The simplistic understanding of territorial sovereignty behind the Brexitian quest has come to expose the fundamental incompatibility of conflicting identities and sovereign claims over Northern Ireland. The inability to accommodate the complexity, the sharing of sovereignty, the multilevel nature of governance and the complementary nature of identities in Northern Ireland has become increasingly obvious in the debate over Brexit over the subject of the Irish border. The multilevel complexity enabled by the Good Friday (Belfast) Agreement of 1998 is flattened by framing Northern Ireland’s ‘choice’ as being between an Irish land border or a sea border, or between being closer to Britain or closer to Ireland. By freshly incentivizing each of two conflicting and mutually defeating quests to match sovereignty and territory in this British–Irish region, the Brexitian vision of returning to a UK of the past could well propel Northern Ireland back several steps into a much-regretted history.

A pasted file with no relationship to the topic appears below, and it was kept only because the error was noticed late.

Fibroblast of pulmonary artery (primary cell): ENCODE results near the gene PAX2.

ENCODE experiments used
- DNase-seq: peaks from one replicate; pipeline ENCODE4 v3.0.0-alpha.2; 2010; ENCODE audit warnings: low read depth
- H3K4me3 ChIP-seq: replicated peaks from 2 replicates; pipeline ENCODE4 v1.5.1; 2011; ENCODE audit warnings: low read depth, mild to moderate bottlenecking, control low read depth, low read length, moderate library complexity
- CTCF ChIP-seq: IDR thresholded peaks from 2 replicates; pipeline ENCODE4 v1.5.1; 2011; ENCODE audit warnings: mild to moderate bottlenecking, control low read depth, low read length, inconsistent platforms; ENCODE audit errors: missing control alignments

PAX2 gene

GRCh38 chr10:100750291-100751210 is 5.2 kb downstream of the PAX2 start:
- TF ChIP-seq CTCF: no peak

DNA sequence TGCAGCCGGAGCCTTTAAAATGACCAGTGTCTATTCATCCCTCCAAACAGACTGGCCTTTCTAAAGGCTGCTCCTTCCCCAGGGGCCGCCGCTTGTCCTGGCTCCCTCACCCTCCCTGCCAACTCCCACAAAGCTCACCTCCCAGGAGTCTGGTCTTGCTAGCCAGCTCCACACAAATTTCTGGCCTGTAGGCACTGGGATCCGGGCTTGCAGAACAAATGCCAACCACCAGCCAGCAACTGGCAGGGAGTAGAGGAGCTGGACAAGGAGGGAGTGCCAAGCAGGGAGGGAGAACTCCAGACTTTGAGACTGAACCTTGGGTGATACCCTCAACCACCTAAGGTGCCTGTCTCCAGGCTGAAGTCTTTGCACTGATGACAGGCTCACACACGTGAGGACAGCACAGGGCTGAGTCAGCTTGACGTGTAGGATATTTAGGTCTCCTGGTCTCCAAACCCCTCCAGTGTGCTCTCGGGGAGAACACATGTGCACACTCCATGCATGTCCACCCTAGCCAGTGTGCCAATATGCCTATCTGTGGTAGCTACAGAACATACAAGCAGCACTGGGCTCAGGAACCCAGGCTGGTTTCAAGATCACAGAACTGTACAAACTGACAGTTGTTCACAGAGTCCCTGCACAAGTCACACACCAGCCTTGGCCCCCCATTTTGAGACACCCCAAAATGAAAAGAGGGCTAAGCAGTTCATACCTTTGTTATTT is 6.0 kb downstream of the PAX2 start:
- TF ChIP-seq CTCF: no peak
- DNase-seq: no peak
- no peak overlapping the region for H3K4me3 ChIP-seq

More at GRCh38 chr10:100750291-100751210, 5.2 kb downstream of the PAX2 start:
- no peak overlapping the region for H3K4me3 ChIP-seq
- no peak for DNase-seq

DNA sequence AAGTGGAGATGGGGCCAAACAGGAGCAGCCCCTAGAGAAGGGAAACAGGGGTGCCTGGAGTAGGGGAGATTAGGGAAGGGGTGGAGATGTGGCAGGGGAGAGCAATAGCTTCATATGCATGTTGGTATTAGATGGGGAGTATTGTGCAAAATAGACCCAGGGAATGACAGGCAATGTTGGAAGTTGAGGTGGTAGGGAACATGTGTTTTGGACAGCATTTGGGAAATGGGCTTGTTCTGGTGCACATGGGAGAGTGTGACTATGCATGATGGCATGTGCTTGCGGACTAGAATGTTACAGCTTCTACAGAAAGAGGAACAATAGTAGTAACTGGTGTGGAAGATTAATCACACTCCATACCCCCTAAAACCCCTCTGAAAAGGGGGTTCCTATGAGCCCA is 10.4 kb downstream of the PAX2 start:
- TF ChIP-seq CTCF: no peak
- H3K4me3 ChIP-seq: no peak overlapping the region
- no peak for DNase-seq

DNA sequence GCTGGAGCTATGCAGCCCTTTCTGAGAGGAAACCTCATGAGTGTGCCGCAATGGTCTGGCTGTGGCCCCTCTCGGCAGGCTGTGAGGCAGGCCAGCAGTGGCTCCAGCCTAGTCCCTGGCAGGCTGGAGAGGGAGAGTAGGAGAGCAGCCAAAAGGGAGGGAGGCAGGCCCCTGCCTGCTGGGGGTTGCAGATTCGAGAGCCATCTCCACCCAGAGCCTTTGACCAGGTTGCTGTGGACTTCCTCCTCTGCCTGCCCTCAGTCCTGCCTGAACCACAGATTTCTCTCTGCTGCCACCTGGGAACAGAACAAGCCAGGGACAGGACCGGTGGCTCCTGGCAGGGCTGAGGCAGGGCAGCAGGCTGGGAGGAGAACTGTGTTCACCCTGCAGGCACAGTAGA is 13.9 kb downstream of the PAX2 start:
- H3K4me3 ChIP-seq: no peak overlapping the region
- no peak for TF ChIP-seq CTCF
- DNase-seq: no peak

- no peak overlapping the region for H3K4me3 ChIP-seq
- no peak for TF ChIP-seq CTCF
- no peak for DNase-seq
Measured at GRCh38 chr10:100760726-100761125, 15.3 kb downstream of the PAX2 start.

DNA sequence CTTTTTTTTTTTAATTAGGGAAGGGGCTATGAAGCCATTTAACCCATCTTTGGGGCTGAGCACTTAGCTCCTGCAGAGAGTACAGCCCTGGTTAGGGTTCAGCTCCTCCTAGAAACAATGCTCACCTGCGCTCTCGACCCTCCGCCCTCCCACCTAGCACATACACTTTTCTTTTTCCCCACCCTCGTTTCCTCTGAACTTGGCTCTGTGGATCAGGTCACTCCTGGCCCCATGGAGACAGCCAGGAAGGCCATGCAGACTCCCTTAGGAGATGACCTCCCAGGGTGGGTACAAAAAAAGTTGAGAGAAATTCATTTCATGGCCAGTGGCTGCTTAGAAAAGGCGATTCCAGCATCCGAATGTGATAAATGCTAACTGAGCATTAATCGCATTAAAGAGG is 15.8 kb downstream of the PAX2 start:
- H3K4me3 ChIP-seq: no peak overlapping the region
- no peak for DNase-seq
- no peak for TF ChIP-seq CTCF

- 1998 Agreement